Tag Archives: Python

Strings in Python 2 and Python 3

The goal of this post is to show you how to properly use encode and decode in python 2 and in python 3. This post will be based on small examples that will (hopefully) make you better understand how strings work in python 2 and python 3.

A bit of background on unicode and UTF-8:

Unicode has a different way of thinking about characters. In Unicode, the letter “A“ is a platonic ideal. It’s just floating in “heaven”. Every platonic letter in every alphabet is assigned a magic number by the Unicode consortium which is written like this: U+0639 (in python “\u0639“).

UTF-8 is a system of storing your string of unicode code points (those magic “U+number“) in memory using 8 bit bytes.

One of the common questions for python 3 is when to use bytestring and when to use strings as an object? When you are manipulating string (e.g. “reversed(my_string)“) you always use string object and newer bytestring. Why? Here is an example:

my_string = "I owe you £100"
my_bytestring = my_string.encode()

>>> print(''.join([c for c in reversed(my_string)]))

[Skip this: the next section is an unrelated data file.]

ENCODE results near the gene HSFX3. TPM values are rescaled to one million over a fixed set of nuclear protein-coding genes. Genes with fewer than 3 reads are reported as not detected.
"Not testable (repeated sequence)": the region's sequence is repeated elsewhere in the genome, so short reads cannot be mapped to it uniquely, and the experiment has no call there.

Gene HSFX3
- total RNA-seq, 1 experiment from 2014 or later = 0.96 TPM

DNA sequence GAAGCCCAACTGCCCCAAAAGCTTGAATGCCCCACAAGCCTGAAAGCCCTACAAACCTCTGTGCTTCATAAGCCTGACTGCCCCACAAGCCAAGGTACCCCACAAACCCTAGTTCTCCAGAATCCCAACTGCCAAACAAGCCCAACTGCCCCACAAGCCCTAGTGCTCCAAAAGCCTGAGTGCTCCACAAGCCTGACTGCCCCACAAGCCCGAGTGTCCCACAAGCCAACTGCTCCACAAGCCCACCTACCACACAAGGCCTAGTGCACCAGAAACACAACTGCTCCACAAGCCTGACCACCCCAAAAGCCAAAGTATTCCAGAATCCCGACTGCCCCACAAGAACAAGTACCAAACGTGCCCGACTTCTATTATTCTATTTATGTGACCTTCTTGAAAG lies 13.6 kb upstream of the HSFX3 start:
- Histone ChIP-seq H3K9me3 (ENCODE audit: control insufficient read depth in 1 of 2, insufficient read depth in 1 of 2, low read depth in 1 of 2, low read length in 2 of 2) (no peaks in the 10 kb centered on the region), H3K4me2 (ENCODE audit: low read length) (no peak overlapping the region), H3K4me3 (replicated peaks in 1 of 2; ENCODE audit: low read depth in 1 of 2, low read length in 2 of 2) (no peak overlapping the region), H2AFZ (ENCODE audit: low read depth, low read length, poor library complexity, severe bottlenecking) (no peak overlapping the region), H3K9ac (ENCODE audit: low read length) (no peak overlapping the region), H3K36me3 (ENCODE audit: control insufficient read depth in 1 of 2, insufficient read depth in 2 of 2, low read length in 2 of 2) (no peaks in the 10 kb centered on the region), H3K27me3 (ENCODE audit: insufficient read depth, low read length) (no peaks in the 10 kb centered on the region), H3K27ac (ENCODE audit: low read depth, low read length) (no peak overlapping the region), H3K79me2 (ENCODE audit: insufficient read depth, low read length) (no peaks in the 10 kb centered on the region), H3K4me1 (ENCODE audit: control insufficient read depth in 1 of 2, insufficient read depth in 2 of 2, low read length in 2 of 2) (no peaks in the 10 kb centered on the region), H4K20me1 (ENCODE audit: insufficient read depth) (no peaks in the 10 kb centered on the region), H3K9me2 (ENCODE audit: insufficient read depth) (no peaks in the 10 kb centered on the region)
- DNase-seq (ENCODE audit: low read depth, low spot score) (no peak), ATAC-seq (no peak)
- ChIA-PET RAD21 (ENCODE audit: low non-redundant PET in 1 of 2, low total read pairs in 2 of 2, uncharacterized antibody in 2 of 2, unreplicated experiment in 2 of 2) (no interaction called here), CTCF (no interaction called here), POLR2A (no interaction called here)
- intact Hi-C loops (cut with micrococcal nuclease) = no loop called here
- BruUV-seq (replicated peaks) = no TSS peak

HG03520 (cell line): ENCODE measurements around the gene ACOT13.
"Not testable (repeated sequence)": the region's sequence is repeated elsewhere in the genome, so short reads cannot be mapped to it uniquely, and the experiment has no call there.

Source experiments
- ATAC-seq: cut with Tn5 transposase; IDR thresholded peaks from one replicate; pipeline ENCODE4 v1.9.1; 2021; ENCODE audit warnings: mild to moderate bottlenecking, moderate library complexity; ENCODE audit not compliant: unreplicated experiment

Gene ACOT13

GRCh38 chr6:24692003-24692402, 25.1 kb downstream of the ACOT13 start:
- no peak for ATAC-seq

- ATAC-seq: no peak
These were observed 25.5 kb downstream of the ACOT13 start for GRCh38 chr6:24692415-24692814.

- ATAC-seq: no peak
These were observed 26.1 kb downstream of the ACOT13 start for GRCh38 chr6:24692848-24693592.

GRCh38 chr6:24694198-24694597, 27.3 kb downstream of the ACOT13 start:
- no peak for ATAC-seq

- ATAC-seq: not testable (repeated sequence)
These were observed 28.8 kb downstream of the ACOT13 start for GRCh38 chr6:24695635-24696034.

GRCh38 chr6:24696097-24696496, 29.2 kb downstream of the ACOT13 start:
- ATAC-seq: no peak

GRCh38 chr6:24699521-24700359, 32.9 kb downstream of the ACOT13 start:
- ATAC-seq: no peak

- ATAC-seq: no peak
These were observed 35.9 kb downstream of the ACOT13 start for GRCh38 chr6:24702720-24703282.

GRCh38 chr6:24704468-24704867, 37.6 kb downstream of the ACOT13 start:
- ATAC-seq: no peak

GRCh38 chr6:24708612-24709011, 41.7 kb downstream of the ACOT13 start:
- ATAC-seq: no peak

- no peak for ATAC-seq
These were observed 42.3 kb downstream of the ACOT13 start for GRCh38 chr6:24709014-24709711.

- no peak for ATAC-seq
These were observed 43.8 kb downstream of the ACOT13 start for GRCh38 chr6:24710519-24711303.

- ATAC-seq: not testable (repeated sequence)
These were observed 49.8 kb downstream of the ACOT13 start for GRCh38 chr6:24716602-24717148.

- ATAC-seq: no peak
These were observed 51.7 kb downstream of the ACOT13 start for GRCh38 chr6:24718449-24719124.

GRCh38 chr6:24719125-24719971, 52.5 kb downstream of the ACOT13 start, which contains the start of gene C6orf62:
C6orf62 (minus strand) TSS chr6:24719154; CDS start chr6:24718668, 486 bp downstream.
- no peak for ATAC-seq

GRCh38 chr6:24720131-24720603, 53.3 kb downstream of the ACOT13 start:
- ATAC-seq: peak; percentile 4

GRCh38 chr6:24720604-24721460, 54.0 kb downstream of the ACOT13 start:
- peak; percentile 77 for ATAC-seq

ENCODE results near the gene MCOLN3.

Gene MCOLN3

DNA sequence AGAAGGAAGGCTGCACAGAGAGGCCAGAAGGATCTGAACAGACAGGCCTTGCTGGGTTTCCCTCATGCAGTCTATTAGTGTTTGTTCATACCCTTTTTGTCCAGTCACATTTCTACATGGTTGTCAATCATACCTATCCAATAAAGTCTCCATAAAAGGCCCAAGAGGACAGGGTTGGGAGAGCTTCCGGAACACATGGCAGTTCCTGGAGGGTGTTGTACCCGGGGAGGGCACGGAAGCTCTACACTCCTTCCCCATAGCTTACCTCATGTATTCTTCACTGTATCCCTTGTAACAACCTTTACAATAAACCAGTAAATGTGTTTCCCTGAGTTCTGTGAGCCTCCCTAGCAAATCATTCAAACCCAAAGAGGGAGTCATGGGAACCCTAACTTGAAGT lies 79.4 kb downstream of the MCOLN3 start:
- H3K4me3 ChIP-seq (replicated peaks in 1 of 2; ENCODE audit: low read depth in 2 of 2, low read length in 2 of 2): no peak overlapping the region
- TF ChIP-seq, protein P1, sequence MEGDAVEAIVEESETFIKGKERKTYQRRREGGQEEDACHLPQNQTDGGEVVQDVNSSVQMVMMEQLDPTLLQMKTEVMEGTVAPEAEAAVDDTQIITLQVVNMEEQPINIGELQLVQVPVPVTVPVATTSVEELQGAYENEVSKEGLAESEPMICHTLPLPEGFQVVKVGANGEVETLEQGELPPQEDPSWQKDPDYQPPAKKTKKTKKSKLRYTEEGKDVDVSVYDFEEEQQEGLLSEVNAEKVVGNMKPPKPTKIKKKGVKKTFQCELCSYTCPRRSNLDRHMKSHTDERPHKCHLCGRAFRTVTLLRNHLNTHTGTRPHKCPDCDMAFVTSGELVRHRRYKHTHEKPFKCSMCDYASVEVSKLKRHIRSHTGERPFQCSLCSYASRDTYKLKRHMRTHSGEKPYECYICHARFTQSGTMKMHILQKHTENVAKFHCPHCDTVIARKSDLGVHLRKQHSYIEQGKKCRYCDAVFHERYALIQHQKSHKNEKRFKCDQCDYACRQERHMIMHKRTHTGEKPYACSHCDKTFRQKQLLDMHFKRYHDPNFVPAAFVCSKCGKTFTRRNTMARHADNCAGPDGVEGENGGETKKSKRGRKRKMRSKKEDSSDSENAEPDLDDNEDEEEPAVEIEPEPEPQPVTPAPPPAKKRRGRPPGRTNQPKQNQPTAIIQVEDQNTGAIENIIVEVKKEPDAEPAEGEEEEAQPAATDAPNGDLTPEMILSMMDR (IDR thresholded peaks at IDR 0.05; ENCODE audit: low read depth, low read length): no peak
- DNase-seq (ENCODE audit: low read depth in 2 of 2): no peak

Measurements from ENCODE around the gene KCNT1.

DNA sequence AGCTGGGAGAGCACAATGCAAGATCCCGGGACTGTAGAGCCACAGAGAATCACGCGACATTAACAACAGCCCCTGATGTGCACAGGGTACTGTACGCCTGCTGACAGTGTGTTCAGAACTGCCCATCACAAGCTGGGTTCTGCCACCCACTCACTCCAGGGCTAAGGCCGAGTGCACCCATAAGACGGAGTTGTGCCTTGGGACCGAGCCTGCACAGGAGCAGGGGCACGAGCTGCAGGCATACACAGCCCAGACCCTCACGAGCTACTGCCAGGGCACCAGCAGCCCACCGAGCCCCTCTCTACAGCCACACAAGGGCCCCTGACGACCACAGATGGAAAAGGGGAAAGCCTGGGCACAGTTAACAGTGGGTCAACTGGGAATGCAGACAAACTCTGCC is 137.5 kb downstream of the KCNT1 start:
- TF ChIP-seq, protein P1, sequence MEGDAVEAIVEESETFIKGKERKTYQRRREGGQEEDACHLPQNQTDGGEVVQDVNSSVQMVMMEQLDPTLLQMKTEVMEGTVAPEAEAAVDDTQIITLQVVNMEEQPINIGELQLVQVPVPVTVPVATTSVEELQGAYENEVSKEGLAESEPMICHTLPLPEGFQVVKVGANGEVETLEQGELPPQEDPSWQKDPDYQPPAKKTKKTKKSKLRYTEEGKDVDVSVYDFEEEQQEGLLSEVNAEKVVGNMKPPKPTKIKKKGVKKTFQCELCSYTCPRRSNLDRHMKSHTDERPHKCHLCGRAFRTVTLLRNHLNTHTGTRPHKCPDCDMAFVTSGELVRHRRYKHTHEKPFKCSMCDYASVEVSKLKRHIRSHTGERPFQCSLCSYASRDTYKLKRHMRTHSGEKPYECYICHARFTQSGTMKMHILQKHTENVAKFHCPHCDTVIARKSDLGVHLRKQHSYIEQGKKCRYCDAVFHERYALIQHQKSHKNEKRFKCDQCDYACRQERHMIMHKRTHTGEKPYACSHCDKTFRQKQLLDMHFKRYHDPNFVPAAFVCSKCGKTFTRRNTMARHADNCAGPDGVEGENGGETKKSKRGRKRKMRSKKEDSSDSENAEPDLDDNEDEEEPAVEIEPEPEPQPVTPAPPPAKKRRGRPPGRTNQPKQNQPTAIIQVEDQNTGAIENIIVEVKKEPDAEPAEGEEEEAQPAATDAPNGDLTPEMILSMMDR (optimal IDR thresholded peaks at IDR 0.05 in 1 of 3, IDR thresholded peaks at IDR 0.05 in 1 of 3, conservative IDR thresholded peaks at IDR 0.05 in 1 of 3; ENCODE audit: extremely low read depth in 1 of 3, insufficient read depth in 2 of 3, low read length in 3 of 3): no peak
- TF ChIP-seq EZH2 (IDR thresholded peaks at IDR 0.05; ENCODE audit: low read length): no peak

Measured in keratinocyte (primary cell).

001£ uoy ewo I
>>> print(''.join([chr(c) for c in reversed(my_bytestring)]))
001£Â uoy ewo I


The first print is what we expect but the second is not. And why is that? Well the “reversed“ function iterates over a sequence which in second case is bytestring which is b’I owe you \xc2\xa3100′. We can also verify this by checking the length of “my_bytestring“ and “my_string“:

>>> print(len(my_string))
>>> print(len(my_bytestring))


If I always just add “.encode()“ everything will be fine right? No! For start you should never call encode without specifying which encoding to use because then the interpreter will pick for you which will “almost” always be UTF-8 but there are some instances where this won’t be so and you will spent a lot of time finding this bug. So ALWAYS specify which encoding to use (e.g. “.encode(‘utf-8’)“). Example:

>>> print('I owe you £100'.encode('utf-8').decode('latin-1'))
I owe you £100


The other problem which is even bigger with “sprinkling” “.encode()“ is that if you already have encoded string you will get error (in python 3) or even worse (in python 2), you will do string operations on bytestring.

In python 2 “str“ is for strings of bytes and “unicode“ is for strings of unicode code points. The problem is that python 2 implicitly converts between types… sometimes. It allows you things like this:

>>> print((u'I owe you £100'.encode('utf-8') + 'Plus another $100').decode('latin-1'))
I owe you £100Plus another $100


This will quickly raise error when “Plus another $100“ becomes something that is not ASCII. If you try this in python 3 you get “TypeError: can’t concat bytes to str“.